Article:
If you work in sales, chances are you’ve recently heard the term sales enablement. Although it’s a hot topic, there seems to be some confusion around whether it’s just another vague buzzword or a specific field of practice that’s delivering real benefits to sales organizations.
With that in mind, we set out to answer four basic questions about sales enablement:
- What is sales enablement?
- Why is it important?
- How is sales enablement practiced?
- Who owns sales enablement?
Some of the best posts we read this week:
Good post on all of the vendors who are pushing hard into the CMO’s office (and budget). We think the real battle will be about point tools versus a consolidated suite. For various reasons, we think point tools win for the foreseeable future. The Battle for the Marketing Cloud
A lot of small businesses have no idea where their customers come from. A great post on the very cool Huckleberry Bicycles highlights the challenge: “But why do more new people walk in each day? I don’t really know.” Starting a Bike Shop
Understanding the customer experience is one of today’s hottest topics and for good reason. Companies that become truly customer-centric (given that we focus on sales and marketing, we prefer the phrase buyer-centric) tend to outperform their peers on a number of fronts, including faster revenue growth, higher conversion rates, shorter buying cycles, and lower churn. Of course, the first step in becoming a buyer-centric organization is to understand the buying experience. For more information on how to really understand your buyer, check out our recent post on buyer research.
But there’s a second step that’s just as important to becoming an organization that is built around the buyer. This step involves taking everything you’ve learned about the buyer and operationalizing it. This has implications for the entire organization, but you need to pay particular attention to the sales team, given that they are on the front lines of many buyer interactions (it’s also important that marketing get on the buyer bandwagon, but we find that this is less of a challenge given that marketing often spearheads the buyer research effort).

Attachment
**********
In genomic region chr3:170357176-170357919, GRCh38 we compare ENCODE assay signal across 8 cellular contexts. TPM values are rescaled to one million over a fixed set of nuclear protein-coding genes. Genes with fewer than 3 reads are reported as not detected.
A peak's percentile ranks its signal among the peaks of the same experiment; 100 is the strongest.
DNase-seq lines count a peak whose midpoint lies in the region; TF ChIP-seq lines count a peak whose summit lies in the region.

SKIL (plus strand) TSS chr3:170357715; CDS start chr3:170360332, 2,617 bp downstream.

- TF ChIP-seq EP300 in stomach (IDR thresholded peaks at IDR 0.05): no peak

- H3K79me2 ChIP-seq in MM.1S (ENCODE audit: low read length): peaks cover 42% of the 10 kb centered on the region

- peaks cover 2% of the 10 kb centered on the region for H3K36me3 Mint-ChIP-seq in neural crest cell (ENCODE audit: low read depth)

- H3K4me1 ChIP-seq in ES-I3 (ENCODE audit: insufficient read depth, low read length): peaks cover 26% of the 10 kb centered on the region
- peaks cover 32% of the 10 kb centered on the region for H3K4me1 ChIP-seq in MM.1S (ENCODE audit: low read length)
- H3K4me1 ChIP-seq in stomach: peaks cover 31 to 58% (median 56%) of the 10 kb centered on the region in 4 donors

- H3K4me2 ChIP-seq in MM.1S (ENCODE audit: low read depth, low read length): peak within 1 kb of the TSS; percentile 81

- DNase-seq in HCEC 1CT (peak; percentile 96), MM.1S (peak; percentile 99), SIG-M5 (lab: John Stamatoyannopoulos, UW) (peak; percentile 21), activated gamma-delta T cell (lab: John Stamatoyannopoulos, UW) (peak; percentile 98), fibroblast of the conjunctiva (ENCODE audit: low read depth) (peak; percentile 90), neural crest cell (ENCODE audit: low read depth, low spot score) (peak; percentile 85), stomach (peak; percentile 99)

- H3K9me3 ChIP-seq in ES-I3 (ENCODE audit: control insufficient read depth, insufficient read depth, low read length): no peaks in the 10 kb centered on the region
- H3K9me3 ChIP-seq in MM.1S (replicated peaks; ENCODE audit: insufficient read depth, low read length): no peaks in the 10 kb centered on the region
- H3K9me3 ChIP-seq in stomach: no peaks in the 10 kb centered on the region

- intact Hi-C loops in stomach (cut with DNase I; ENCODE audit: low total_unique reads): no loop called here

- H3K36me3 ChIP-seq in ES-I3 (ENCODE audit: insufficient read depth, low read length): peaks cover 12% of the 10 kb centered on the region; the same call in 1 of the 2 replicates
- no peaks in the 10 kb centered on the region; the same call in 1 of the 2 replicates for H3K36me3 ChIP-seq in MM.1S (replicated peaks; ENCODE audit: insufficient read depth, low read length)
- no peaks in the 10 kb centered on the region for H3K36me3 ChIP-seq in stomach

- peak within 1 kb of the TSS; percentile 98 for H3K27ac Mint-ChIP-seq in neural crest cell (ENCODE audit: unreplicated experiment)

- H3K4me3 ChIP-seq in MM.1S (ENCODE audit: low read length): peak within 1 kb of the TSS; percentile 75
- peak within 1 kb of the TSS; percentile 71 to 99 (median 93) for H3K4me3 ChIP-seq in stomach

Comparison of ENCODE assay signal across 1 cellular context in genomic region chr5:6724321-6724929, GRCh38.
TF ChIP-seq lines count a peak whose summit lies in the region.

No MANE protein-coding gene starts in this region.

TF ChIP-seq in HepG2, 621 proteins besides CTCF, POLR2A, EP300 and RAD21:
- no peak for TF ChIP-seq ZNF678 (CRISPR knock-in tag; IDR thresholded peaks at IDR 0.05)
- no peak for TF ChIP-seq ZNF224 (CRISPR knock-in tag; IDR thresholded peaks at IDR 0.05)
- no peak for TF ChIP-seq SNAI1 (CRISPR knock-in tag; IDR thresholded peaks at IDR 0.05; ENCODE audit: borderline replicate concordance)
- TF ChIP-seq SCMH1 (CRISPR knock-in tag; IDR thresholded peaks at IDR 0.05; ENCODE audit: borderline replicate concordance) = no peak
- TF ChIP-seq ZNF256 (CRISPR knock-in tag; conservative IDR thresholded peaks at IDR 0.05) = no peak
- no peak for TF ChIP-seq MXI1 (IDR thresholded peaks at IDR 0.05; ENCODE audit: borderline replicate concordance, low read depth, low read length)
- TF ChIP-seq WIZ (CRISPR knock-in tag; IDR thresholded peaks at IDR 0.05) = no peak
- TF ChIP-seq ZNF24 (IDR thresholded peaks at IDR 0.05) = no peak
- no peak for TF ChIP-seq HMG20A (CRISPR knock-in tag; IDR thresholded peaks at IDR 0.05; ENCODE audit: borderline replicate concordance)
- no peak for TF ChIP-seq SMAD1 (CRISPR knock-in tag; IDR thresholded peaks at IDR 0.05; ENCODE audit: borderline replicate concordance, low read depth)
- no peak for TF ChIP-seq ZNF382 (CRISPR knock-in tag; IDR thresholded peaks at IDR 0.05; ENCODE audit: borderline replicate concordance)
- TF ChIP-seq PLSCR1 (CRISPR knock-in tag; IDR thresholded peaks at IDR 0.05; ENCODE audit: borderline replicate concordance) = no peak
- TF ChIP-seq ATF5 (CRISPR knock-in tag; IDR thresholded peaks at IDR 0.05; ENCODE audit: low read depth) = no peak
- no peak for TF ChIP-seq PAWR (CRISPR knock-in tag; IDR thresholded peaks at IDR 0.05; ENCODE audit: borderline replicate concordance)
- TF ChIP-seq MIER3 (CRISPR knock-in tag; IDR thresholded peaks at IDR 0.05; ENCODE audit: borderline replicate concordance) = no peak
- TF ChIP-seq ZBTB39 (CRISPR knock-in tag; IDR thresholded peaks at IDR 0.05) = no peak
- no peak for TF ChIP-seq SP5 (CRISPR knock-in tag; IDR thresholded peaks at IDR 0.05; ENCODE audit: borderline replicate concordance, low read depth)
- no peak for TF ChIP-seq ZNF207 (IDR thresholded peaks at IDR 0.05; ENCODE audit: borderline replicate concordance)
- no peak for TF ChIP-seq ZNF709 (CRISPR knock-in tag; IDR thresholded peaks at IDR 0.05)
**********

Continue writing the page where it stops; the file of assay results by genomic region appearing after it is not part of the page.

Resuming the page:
Five of the best posts we read this week:
“This is it. This is what matters. The experience of the product” are the opening words of Apple’s Designed in California” commercial. It doesn’t make for good copywriting, but isn’t it really the experience of the person using the product that matters? In 20 years, We’re All Going to Realize this Apple Ad is Nuts
An incredible story of how a CEO saved his company by completely changing target markets. Marlin Steel went from manufacturing wire bagel baskets for bagel stores to supplying industrial grade baskets to the world’s largest manufacturers. The Road to Resilience: How Unscientific Innovation Saved Marlin Steel
Here are five of the best posts we read this week..
Did you know that a bow tie could be your secret weapon at trade shows? Rather that outfitting sales and marketing personnel with traditional, corporate polo shirts, Visage employees wear bow ties, vests, and jeans. They’ve become recognizable and approachable as a result. B2B: Boring, bland, boorish, beige, bummer? Or bow ties?
Can nacho pricing teach us anything about the rumored iPhone Lite? Rags Srinivasan thinks it can, although my impression is that Apple feels like it just needs to penetrate developing markets. Appetizer pricing and the iPhone Lite
Our recent post, Content Marketing Process: The Process and Plays Required to Scale Content Marketing, provided a standard framework and detailed set of plays that marketing can use to create good content at scale. This presentation provides a visual summary of that post and highlights how marketers can adopt a standard content marketing process. It’s a critical challenge for many marketing organizations. A recent study by the Content Marketing Institute highlights how content marketing putting marketing organizations under pressure. The study found that marketers face three primary challenges: producing high quality content; producing enough content; and producing content on a limited budget.